Inside the Box — Walking in the Consumer’s Shoes By Dean Chaloupka

One of the things that always intrigues me is that as an industry, we are looking to transform ourselves from growers and suppliers into consumer goods companies with an emphasis on "consumer." As someone who has been in horticulture for more than 25 years, I feel all too often we don't view things from the eyes of the consumer. In addition, the large national retailers that are supplied by growers rely on these same growers for information and inspiration on how best to serve the women, men and families looking to decorate their homes.

During the spring of 2011, I spent time each week during the eight peak weeks of the spring in the Midwest walking retail garden centers at the major retailers. Each time, I went unidentified as a person from within the horticulture industry and tried as much as possible to put aside any bias and to view the experience as a typical consumer would.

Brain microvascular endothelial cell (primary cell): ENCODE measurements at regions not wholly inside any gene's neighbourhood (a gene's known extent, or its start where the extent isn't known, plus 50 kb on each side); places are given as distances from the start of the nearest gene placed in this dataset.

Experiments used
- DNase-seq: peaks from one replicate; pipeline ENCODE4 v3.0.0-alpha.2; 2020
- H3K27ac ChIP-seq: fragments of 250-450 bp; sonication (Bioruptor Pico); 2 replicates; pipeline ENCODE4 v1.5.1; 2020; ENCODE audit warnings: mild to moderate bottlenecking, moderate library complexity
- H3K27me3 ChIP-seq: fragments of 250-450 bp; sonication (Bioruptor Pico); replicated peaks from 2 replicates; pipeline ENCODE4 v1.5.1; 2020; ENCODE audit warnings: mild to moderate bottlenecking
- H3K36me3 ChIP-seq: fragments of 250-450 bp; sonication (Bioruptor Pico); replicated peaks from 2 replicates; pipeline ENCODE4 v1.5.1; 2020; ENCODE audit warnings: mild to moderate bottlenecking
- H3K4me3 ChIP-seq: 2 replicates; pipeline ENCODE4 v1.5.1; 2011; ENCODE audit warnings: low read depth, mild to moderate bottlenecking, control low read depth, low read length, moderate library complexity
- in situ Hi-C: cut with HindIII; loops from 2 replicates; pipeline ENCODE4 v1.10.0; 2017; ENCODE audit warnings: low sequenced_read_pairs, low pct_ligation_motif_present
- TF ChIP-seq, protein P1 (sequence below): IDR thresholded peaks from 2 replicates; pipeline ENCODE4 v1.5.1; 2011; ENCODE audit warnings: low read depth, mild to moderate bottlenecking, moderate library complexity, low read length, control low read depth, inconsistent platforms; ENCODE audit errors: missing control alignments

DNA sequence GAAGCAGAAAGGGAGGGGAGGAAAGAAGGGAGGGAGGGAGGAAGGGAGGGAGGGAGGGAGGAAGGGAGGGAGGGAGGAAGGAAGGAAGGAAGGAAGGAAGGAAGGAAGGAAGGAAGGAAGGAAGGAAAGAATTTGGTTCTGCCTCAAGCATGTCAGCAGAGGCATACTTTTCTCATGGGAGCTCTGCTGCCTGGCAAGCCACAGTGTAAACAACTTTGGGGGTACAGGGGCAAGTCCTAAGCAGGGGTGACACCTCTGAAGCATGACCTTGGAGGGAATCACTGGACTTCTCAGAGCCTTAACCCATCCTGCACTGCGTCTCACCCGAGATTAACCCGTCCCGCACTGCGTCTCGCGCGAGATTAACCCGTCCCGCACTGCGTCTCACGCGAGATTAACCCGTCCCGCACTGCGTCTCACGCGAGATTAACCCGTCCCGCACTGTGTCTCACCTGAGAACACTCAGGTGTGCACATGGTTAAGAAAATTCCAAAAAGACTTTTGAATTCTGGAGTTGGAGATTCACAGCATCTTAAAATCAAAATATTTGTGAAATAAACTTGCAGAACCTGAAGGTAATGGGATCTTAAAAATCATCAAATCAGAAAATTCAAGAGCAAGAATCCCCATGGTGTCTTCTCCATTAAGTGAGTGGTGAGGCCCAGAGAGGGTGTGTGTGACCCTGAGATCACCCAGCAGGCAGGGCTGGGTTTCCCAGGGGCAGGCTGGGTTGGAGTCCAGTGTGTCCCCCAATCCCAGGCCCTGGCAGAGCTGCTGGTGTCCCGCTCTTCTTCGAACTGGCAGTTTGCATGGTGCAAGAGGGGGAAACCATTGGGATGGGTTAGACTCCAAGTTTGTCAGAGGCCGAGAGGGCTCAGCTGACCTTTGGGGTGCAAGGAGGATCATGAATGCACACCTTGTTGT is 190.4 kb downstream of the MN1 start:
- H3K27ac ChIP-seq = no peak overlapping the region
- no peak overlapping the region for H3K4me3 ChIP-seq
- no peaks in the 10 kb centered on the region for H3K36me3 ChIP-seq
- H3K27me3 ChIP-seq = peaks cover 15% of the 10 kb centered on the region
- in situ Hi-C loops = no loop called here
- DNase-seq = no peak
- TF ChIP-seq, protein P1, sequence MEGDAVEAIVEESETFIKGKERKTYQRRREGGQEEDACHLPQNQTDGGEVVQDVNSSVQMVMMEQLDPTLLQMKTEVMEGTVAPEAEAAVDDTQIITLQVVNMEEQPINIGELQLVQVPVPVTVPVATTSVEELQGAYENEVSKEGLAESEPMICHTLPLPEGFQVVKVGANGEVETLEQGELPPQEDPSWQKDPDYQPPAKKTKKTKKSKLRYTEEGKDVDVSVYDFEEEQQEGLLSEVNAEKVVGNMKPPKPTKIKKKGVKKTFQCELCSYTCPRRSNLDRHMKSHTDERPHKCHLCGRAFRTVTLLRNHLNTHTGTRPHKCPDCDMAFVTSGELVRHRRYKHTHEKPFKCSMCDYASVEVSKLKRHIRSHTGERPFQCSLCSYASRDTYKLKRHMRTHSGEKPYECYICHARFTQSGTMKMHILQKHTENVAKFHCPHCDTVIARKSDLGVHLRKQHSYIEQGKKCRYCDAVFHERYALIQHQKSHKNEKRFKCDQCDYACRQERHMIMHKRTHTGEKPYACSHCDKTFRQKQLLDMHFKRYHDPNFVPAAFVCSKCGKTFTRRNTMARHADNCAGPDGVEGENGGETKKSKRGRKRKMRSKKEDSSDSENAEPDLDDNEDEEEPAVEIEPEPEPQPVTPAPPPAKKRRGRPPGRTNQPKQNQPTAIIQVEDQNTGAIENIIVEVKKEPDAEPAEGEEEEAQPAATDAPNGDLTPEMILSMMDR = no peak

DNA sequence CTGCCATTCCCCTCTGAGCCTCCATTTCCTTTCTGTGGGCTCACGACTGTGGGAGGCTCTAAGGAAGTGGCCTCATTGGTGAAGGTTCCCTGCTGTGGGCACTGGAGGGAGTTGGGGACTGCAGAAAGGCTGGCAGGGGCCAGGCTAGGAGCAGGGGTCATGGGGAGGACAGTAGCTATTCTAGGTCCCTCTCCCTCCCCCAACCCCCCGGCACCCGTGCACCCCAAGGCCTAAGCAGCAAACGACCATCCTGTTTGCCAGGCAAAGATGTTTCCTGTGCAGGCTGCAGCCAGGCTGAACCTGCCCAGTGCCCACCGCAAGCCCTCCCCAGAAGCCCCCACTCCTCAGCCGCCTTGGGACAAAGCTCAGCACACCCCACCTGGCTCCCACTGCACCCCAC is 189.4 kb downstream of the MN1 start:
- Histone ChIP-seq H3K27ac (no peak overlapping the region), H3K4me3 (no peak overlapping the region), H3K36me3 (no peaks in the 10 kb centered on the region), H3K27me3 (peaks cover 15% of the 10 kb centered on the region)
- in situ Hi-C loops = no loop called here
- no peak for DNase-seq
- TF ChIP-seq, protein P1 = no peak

Customer Service
The home improvement retailers are making strides in a positive way. Each has made a concerted effort to greet and engage customers in the stores and in the garden center. Without fail, when just wandering around, store personnel in the home improvement stores asked if I was finding the things I wanted. Could I be helped?

In the mass merchants with garden centers or parking lot programs, what could be expected and was found is an uninspired cashier. There was no one to ask for help, and forget about anyone in these stores asking if you needed help. They need to take it to the next level and not only point or take you to where the product is but provide specialists within the garden center who actually know something about the product. Just looking at the tag as many consumers do is not particularly helpful.